First Battalion attacked at 1230A in an attempt to cut the enemy salient on our left flank. By 1345 Co B in the lead had been stopped by machine guns firing along final protective lines covered by tactical wire and booby traps. Enemy mortar and artillery concentrations bursting in the thick fir trees fell like rain on the men caught without the shelter of foxholes. Co C advanced to the left of B only to meet the same fire. Evacuation and supply was almost impossible. Night found the 1st Bn digging in on this line.

November 9th

First Battalion was withdrawn to Regt`l Reserve in order to support the attack of the 3rd Bn who were ordered to clear the woods east of the Hurtgen -Germeter Road. Co K crossed the road at 1100A and advanced 400 yards through heavy artillery and mortar fire before being stopped by an enemy line, protected again by machine guns and small arms covering concertina wire that was mined and booby trapped. All fire breaks leading towards the enemy, our only means of supply, were covered by accurate artillery interdictions and, in some cases, machine gun fire. Co I was committed and drew abreast of K Co by 1345A. By dark Co K had some elements through the enemy`s tactical wire but were forced to dig in for the night.

November 10th

The entire regiment jumped off on the attack, 3rd Battalion to continue its mission. 1st Bn to renew the assault on the draw; this time hitting northeast across the draw with the help of the 2d Bn who were to out off the draw by hitting from east to west. Heavy artillery and mine fields again slowed our attack and at 1220 L Co was hit by a counterattack of Bn strength. At 1300 a similar counterattack was launched against the 2d Bn, hitting between E and F Co`s.

In the meantime the 1st Bn was pinned down by the most tremendous artillery concentrations to ever hit the regiment. By the day`s end neither side had given ground - but an enemy pocket penetrating between E Co and F, G to the north had cut the fire-break that was being used as our main supply route.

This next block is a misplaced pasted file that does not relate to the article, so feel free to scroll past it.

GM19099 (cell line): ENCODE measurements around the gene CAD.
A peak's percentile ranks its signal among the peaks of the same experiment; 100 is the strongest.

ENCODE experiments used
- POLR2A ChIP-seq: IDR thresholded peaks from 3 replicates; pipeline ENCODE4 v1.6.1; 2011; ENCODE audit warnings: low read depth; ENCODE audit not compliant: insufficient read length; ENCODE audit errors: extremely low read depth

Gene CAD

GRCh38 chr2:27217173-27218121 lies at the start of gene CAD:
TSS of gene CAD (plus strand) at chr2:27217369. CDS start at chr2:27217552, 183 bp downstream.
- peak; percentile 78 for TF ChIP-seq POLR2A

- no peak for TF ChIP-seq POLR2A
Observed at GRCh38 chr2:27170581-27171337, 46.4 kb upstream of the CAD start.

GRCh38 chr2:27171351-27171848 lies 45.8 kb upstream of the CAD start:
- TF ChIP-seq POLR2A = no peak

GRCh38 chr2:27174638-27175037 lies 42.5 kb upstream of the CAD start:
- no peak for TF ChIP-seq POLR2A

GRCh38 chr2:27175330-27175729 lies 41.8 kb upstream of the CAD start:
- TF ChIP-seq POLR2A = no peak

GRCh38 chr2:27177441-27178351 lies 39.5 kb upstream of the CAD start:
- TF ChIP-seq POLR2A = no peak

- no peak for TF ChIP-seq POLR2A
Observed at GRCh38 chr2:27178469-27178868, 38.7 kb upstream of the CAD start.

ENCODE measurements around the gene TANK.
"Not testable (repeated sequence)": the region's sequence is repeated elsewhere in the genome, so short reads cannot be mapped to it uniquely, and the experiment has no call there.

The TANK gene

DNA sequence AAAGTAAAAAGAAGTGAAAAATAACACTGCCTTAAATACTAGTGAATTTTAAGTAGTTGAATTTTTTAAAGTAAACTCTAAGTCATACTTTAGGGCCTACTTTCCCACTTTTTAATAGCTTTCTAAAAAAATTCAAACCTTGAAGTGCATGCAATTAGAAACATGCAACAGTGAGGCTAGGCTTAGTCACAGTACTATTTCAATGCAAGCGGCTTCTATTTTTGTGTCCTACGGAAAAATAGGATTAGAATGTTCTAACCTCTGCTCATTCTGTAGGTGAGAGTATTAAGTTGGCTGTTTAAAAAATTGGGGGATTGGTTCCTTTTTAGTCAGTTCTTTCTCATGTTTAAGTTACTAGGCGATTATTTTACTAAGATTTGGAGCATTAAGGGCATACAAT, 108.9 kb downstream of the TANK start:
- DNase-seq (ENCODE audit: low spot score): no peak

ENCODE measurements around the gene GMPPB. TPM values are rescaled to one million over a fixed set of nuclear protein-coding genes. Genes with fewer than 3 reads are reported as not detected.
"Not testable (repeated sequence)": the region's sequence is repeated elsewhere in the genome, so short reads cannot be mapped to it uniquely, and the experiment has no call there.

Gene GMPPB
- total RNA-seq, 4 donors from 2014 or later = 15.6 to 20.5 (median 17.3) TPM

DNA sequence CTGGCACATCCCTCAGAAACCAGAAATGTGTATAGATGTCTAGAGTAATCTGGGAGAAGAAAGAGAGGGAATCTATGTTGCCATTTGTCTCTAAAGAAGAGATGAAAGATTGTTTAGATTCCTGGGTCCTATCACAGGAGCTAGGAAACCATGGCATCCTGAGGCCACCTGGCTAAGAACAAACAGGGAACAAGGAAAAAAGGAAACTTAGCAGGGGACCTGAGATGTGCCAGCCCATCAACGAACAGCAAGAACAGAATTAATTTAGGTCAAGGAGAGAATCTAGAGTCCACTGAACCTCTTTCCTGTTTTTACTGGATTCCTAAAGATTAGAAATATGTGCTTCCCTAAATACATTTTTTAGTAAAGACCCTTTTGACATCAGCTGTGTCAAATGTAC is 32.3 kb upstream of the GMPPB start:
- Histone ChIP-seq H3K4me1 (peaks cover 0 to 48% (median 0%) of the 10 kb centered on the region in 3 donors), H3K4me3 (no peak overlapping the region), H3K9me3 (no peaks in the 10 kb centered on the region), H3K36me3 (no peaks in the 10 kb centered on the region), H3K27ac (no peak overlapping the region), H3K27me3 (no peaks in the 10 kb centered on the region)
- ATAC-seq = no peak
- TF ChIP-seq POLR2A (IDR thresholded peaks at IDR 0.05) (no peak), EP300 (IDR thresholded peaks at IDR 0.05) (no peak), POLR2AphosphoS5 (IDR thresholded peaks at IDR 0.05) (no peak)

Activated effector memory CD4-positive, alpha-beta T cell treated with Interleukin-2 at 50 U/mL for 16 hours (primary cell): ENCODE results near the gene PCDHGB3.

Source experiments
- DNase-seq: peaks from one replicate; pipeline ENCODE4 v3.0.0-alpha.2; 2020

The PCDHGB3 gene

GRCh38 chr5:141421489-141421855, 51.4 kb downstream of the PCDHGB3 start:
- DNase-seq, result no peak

At 1900 the 12th Infantry reverted to the control of the 4th Division.

November 11th

Co`s B and C were again pulled back because of the enemy threat from Hurtgen. Enemy penetrations had completely isolated F and G Co`s and one platoon of Co L. By this time the 3rd Battalion was badly depleted but continued the attack on the woods east of the Hurtgen - Germeter Road. "A" Co pushed forward and made contact with E Co - and at 1500 C Co was attached to the 2d Bn. . . jumping off in an attempt to contact F and G. They were stopped by machine gun and 65mm direct fire and were unable to reach the stranded companies before dark. No movement could be attempted after dark because of the intense blackness of the thick forest - and the ever-present menace of Shu-mines and booby traps.

November 12th

The entire 1st Bn was committed in an effort to reach the isolated 2d Bn. After a grueling day`s fighting the 1st Bn pounded their way through to F and G Co at 1415A. Enemy forces again drove in, this time behind the 1st Bn. Even with the combined - although greatly depleted strength of the 1st Bn, F and G Co`s were unable to fight their way back before darkness set in. In the mean time I & L Co`s. by sheer dogged determination, reached their objective at 1340A.


November 13th

Under cover of a bitter cold misty morning F & G broke through directly south to join up with L and I Co followed by the 1st Bn who covered their withdrawal. By 1550A a new line was established tying in the entire regimental front with Co E on the left (North) flank F, G, B, C, A, L, I & K stretching to the south and east.

November 14th

The day was spent regrouping. The 2d Bn was withdrawn to Regt`l reserve and the 1st Bn spread their forces to cover the sector thus vacated. Heavy artillery shelling throughout the day made the relief all the more difficult.

November 15th

1st & 3d Bns continued to improve their positions while the 2d Bn received reinforcements and reorganized in their assembly area.

November 16th